(Washington, DC) – Today, Mayor Muriel Bowser was joined by former Lieutenant Governor of Maryland Kathleen Kennedy Townsend, Events DC, the Office of the Deputy Mayor for Planning and Economic Development, and special guests to mark the ceremonial removal of the last orange wooden seats of RFK Stadium’s lower bowl. In November, Events DC kicked off the Farewell RFK Stadium campaign to celebrate and honor the legacy of DC’s most iconic sports and concert venue.
“DC has made a lot of good memories at RFK, and now as we say farewell to this stadium, we are looking ahead to the future. We are thinking about all the possibilities for this 190-acre campus – the opportunities to honor the legacy of Senator Kennedy with housing, jobs, opportunity, and more,” said Mayor Bowser. “We have a strong track record of putting underutilized federal land to productive use, and we want to do the same here. The Fields at RFK have given us a glimpse into what is possible. We look forward to building and opening a world-class sports complex here. And there is so much more potential to activate this space, to connect our waterfront, and to make this campus a major destination for Washington, DC and the region.”
RFK Stadium opened in 1961 as the DC Stadium and was renamed in honor of Senator Robert F. Kennedy in 1969. After serving as a sports and concert venue until 2019, the stadium has since been closed to the public and is now undergoing selective demolition.
Over the past several years, Mayor Bowser and Events DC have joined efforts to put parts of the campus back to productive use for the community, including opening The Fields at RFK Campus in 2019. The Mayor’s budget includes $60 million to create the [email protected], an indoor sports complex that will accommodate gymnastics, indoor track and field, boxing, and more. The budget also includes $18.5 million to build pedestrian and bicycle bridges across the Anacostia River to connect residents to River Terrace, the RFK Campus, Hill East, and Kingman and Heritage Islands.
“RFK Stadium has long been part of the fabric of the Sports Capital. In its prime, RFK Stadium hosted the world’s biggest events,” said Deputy Mayor John Falcicchio. “Now, we are at a pivotal moment where the RFK Stadium will come down, but the work ahead will continue to honor Senator Kennedy’s legacy by making our RFK Campus a mixed-use destination with a preponderance of housing at all levels — affordable, middle income, and market — along with hospitality, retail, and sports uses that provide jobs and a fair shot to DC residents.”
RFK Stadium has served as a landmark and an entertainment venue that helped to build memories for so many people in the District, in Maryland and Virginia, the country, and the world. Over the years, the Commanders, Washington Nationals, and D.C. United have all called the stadium home and the stadium also hosted a wide range of major events, including 1996 Olympic soccer, the 1994 Men’s FIFA World Cup, the 2003 FIFA Women’s World Cup, and countless concerts and performances.
“This iconic stadium—from the curving rooftop all the way down to the orange seats by the field—has played a role in so many of our lives. So many of the talented athletes and musical performers that came here to the Robert F. Kennedy Memorial Stadium are forever in our hearts and minds,” said Events DC President and CEO Angie M. Gates. “There are so many individual moments that this stadium brought to us that we will hold dear and celebrate today and will continue to honor during our Farewell RFK Stadium campaign: The Stands Rocked. The Fans Roared. The Legacy Remains.”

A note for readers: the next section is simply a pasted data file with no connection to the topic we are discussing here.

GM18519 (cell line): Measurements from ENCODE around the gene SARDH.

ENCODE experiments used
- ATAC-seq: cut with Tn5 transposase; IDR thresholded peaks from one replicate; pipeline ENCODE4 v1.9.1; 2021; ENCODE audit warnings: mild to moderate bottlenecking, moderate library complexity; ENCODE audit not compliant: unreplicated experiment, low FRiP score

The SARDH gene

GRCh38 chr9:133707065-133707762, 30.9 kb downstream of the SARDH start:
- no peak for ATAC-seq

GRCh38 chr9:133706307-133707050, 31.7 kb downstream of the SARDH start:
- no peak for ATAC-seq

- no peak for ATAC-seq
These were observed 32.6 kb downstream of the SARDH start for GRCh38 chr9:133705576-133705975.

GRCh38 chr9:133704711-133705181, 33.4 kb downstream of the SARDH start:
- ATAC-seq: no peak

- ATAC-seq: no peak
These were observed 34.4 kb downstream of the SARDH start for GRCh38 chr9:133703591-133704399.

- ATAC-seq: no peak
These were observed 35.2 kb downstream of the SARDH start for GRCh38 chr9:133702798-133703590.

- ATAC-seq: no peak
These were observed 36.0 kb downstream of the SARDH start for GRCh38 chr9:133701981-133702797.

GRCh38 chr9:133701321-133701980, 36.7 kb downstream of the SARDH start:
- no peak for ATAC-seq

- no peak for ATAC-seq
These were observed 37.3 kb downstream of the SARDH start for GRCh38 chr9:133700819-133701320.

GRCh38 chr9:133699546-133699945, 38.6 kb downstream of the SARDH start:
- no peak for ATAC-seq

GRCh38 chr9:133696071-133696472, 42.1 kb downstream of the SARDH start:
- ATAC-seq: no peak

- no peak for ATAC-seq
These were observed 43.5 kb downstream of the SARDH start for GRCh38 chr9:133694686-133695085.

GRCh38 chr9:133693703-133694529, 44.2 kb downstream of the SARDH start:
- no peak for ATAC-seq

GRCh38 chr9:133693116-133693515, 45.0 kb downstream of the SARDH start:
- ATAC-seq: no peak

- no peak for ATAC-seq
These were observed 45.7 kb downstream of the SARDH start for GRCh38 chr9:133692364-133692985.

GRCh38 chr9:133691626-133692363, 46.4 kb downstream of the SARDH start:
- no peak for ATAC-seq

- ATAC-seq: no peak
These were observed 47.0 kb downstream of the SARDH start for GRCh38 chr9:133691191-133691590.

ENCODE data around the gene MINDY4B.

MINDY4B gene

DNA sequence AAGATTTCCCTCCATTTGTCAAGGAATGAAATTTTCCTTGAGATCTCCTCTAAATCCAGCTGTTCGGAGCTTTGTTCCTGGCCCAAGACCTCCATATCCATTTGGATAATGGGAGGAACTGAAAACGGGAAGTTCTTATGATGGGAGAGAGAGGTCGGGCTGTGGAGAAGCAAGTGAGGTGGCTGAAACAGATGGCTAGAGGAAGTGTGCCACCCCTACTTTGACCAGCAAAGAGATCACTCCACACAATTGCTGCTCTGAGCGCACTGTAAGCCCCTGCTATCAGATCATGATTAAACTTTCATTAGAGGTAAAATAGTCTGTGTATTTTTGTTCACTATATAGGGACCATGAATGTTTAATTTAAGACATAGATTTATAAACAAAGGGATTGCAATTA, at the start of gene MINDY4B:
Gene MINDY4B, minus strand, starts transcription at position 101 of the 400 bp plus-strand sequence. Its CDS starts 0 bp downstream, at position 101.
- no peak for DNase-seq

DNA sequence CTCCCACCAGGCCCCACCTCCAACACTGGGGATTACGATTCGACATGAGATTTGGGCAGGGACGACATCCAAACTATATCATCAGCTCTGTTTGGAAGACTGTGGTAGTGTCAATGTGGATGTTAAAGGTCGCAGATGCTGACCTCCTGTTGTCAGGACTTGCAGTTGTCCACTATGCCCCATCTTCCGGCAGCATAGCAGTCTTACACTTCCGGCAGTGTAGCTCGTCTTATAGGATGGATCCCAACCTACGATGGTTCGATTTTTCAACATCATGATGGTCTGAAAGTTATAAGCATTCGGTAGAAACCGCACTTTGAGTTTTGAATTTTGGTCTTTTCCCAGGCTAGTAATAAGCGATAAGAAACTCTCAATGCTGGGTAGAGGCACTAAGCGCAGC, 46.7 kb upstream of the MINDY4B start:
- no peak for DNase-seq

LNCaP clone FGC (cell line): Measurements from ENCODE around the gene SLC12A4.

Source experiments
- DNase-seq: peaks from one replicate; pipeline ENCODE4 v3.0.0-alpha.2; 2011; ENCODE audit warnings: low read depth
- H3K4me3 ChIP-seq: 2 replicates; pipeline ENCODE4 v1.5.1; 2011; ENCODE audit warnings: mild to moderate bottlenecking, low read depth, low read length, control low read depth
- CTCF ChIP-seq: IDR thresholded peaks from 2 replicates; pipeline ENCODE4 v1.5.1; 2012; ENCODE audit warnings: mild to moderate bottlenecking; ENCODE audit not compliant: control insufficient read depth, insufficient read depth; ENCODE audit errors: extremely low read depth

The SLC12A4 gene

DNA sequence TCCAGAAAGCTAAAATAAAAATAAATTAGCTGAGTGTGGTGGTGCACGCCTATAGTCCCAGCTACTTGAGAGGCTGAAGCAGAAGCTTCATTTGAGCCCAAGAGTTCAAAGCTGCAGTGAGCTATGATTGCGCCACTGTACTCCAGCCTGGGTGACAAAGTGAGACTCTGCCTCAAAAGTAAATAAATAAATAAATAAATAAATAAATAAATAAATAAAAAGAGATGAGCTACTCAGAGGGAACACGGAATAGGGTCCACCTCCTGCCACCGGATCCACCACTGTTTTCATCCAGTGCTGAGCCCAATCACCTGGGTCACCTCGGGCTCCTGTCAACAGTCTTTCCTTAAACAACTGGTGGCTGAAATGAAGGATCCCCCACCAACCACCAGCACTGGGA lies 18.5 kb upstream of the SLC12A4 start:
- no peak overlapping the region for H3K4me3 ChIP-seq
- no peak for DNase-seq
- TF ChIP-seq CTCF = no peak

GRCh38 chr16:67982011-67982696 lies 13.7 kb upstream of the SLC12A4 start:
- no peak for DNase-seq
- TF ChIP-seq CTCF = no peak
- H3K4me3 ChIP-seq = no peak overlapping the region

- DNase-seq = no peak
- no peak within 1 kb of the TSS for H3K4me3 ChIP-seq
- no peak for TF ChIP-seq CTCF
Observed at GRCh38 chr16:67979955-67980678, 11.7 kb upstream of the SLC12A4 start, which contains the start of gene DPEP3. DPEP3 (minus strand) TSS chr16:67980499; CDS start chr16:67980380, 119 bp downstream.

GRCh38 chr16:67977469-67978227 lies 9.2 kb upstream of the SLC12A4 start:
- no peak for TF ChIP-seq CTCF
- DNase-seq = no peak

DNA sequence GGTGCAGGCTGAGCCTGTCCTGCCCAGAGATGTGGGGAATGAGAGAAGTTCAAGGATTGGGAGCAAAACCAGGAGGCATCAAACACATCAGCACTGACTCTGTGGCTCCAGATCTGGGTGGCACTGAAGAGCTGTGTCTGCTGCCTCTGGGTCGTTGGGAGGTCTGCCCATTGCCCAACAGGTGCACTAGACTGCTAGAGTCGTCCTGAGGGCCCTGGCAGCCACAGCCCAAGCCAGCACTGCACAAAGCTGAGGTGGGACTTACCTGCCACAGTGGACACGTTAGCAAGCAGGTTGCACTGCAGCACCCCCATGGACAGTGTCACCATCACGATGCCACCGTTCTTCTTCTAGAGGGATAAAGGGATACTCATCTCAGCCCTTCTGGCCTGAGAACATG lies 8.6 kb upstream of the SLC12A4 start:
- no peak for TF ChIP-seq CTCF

The RFK Stadium is named after the late Senator Robert F. Kennedy, who advocated for housing and economic justice. Mayor Bowser’s vision is to honor his legacy by using the land at RFK to build affordable housing and create jobs for District residents.
“It is an honor to celebrate the landmark stadium named for my father. I thank each of you here helping to commemorate this special moment. I’m happy that the sale of the seats will benefit the community organizations that inspire our youth and pay tribute to my father’s work,” said Kathleen Kennedy Townsend, former Lieutenant Governor of Maryland.
As the District looks to the future of the campus, Mayor Bowser is seeking the complete transfer of the 190-acre campus to the District. The reactivation of RFK Campus would be the latest example of the District acquiring federal land and putting it to better use for DC residents. The District has redeveloped several large-scale properties previously owned by the federal government, including the former Walter Reed Army Medical Center in Ward 4 (66.7 acres), the St. Elizabeths East campus (183 acres) in Ward 8, and The Wharf at the southwest waterfront (27 acres of land) in Ward 6. All developments, although none as large as the RFK Campus, have resulted in affordable housing, jobs, retail, and recreational opportunities for residents.
Throughout the decommissioning process, Events DC has preserved memorabilia from the stadium, including plaques, seats, and signage. An initial selection of orange wooden and plastic seating from RFK Stadium’s lower bowl available for public purchase. A portion of the proceeds from the sale of stadium seats and memorabilia will benefit the Boys and Girls Club of Greater Washington and St. Coletta of Greater Washington. Those interested in purchasing a seat can learn more HERE.
Events DC started the selective demolition of RFK Stadium, including abating hazardous materials in August 2022. RFK Stadium is currently undergoing demolition and closed to the public, with major structural components scheduled to be demolished by the end of 2023.
More information is available at FarewellRFK.com.
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